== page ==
A failing grade has been issued in an annual report card from the Nelson Committee on Homlessness after the city was rated as having the second highest rate of homelessness in BC’s interior.
The committee published its report after gathering information from the Homeless Services Association, Statistics Canada, and census data from 2021 showed that Nelson had a homeless rate of eight per 1,000 population. This was compared against Kamloops and Kelowna which had a rate of two per 1,000 population, and Vancouver showed a rate of five per 1,000 population.
The committee held a panel discussion today to talk about the crisis and how to bring Nelson’s homeless population down.
Community coordinator Jayne Caldwell says the city needs more affordable housing.
“We have no housing,” says Caldwell. “We need to figure out how to house people today, and over the long term. We have to recognize people have some complex needs.”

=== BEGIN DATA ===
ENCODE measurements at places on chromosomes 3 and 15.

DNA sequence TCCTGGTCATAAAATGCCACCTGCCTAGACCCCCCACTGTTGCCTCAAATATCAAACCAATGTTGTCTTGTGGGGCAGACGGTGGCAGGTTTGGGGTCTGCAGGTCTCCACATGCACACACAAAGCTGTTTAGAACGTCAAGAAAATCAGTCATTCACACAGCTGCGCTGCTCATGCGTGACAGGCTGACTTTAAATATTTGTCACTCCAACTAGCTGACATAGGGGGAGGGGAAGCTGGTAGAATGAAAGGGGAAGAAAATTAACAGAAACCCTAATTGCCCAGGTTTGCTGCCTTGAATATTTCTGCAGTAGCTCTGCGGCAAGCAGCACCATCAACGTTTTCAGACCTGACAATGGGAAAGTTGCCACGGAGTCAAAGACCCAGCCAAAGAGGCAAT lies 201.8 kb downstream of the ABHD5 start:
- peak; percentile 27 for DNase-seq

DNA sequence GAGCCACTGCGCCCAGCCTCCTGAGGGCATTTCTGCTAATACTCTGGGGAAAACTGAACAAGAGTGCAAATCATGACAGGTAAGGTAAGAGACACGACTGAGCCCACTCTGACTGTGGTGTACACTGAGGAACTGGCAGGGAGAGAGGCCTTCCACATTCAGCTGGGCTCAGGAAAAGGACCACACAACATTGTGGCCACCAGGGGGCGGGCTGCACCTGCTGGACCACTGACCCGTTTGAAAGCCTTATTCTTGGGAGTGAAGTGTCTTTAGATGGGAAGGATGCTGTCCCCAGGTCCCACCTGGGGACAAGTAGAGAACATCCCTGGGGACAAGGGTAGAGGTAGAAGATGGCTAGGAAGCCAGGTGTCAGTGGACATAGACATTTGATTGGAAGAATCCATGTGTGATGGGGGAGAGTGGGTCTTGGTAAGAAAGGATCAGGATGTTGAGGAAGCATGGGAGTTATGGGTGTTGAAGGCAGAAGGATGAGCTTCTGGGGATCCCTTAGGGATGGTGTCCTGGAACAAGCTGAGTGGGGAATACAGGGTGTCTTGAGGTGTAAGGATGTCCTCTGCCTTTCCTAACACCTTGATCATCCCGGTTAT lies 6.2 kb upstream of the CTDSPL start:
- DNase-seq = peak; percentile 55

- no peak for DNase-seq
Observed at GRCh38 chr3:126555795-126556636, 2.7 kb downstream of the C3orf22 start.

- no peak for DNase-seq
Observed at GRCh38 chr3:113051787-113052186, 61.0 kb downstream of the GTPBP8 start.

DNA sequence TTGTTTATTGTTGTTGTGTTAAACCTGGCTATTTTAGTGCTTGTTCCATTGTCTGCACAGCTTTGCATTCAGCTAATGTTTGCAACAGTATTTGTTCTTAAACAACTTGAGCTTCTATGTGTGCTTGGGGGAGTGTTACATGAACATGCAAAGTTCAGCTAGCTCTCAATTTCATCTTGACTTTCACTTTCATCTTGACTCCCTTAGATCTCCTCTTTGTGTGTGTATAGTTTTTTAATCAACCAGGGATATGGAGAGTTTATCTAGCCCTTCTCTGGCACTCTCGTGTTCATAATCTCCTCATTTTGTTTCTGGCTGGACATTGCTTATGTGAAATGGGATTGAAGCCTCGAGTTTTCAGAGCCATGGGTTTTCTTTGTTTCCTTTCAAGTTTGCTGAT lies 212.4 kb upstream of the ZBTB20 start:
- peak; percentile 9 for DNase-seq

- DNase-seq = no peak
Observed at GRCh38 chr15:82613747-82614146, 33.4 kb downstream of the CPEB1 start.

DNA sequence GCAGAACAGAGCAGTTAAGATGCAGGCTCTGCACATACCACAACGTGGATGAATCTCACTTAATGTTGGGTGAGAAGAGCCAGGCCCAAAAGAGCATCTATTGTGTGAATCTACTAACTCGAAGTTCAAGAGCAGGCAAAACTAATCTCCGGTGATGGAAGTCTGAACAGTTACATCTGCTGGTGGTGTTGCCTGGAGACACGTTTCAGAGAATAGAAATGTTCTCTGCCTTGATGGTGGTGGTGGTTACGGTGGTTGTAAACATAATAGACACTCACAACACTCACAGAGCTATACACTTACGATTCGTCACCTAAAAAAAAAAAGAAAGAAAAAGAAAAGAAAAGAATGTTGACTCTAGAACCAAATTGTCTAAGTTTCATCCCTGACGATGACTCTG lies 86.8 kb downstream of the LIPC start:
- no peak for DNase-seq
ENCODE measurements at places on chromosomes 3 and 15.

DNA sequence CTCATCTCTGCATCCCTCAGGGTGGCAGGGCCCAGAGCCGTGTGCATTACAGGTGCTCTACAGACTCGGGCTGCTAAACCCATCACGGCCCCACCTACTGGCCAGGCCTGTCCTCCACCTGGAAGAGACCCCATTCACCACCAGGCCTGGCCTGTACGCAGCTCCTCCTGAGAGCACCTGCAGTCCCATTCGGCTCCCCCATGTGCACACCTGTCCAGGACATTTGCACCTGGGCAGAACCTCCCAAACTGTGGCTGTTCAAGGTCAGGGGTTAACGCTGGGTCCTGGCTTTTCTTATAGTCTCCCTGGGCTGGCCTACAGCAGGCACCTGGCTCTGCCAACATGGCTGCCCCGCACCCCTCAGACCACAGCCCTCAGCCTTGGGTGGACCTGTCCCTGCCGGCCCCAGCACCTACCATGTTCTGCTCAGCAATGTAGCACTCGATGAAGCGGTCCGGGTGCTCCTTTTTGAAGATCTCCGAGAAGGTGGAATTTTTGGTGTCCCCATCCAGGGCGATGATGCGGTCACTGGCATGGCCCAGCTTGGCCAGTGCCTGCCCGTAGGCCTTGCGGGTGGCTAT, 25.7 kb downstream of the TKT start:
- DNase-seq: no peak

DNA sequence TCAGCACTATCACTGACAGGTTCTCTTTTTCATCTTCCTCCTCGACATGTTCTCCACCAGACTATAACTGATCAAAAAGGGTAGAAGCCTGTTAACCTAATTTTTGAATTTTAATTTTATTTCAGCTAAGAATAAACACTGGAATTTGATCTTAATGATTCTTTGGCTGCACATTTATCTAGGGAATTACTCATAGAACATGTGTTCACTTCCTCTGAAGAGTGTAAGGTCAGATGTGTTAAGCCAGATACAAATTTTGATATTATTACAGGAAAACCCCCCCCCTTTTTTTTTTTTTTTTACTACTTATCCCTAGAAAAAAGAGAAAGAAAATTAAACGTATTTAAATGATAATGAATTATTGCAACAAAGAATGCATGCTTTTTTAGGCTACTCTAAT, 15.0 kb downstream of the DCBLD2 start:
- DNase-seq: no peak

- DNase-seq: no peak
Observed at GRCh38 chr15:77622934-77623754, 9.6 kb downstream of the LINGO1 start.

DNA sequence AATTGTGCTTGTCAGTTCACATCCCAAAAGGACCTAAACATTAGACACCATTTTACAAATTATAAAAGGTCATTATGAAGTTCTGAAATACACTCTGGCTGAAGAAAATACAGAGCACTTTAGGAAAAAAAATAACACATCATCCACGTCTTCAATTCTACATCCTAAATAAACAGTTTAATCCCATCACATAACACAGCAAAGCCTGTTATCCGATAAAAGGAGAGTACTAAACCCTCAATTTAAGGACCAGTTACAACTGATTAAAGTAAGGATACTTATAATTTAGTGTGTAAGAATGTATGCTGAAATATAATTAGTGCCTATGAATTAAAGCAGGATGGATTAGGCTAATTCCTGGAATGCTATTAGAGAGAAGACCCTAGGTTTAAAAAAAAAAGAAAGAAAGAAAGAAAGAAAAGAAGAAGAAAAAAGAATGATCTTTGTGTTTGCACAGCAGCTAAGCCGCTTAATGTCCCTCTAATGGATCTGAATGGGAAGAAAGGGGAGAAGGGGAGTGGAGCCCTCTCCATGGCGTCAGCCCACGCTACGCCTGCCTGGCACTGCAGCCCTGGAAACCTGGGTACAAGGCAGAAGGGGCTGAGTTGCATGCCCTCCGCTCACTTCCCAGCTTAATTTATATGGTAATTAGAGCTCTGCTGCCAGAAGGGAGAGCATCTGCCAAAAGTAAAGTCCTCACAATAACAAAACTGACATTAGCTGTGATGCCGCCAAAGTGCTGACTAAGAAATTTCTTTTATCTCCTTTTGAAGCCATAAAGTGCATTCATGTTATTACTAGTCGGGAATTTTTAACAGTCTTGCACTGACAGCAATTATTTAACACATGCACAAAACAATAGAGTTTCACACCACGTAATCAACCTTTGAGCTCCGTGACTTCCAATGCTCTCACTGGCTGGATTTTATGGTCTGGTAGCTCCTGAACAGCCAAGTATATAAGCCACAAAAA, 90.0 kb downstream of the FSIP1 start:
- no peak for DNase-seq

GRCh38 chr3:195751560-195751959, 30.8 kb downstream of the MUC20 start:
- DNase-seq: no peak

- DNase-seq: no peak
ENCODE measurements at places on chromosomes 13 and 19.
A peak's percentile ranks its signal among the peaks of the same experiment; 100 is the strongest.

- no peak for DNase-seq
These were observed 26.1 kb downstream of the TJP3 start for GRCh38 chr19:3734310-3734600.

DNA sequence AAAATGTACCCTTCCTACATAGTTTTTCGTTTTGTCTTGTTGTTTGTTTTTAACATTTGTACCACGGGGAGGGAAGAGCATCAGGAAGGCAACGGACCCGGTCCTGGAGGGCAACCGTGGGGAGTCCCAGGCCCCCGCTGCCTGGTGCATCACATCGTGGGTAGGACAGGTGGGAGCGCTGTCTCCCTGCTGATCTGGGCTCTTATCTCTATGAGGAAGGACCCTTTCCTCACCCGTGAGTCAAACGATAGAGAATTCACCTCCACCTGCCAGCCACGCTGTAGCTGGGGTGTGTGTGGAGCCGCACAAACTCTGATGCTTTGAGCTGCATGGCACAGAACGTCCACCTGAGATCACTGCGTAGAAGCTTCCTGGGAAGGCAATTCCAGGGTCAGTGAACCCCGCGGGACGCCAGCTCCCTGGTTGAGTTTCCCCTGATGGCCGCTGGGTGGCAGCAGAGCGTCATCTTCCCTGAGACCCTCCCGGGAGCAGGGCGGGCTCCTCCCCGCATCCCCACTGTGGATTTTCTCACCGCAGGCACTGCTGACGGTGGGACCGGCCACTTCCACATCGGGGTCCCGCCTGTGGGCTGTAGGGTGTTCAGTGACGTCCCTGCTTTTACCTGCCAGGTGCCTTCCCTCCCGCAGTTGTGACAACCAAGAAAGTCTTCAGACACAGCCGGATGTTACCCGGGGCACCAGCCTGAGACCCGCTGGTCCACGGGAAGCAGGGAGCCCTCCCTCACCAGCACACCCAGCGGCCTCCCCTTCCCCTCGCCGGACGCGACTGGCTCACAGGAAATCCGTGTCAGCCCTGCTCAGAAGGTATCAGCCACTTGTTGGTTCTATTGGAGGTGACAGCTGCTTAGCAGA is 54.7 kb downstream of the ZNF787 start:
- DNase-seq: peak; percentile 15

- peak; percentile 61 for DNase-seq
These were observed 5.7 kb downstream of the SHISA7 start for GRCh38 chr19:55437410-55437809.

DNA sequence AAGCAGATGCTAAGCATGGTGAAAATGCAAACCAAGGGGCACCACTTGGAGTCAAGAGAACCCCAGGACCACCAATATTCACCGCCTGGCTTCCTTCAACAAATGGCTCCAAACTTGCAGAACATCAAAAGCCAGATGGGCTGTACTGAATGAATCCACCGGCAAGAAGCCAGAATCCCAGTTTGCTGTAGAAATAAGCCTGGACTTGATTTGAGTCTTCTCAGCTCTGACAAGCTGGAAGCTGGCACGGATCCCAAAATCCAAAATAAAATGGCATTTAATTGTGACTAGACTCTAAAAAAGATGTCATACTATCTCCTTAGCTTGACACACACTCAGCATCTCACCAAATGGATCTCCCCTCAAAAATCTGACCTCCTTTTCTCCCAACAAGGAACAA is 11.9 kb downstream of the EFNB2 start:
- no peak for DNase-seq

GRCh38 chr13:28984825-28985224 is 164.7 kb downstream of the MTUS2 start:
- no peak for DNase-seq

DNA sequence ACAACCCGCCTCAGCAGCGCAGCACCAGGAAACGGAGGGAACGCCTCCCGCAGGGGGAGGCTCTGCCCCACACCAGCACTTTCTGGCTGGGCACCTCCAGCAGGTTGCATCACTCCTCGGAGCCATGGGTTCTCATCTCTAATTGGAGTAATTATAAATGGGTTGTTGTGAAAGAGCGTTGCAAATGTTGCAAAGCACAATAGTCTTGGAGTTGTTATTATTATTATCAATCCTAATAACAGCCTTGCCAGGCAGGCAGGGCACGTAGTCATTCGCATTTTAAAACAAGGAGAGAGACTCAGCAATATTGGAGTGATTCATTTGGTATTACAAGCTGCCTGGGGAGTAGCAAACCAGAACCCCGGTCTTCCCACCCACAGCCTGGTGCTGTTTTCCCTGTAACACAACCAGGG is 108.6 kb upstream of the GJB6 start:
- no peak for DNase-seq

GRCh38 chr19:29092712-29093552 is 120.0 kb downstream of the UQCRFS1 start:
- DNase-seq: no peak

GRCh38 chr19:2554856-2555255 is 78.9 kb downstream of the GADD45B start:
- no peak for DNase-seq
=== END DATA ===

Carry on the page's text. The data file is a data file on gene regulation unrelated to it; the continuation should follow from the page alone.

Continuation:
Caldwell says those complex needs range include mental health issues, substance use and learning disabilities.
According to a point-in-time survey of the homeless population in Nelson, 63 per cent are suffering from mental health problems, 57 per cent are suffering from substance use and 50 per cent are suffering from a learning disability. Forty-three per cent are suffering from all three.
Challenges don’t have to be present on their own. They can be looped together, says Caldwell.
Addiction and mental health are not to blame alone. Rising inflation, affordability, and the cost of living are other factors to be considered, says Caldwell.
“The living wage in Nelson is now close to $20 per hour,” she says.
According to the committee the rising cost of living means people cannot afford food, and poverty is becoming a reality for them..
The report card illustrates that people who do find a place in the city often are paying rent that is considerably higher than what people can afford off a minimum wage job.
Caldwell says the average advertised rental cost in Nelson for a one bedroom unit, not including utilities, is $1,241 versus renting a room, which is $774. “This means there is an affordability gap of $529 that a person making minimum wage can not afford to pay.”
The report states that 37 per cent of Nelson residents rent, and 36 per cent are paying more than they can afford.
The vacancy rate is currently zero, which is unchanged since 2014.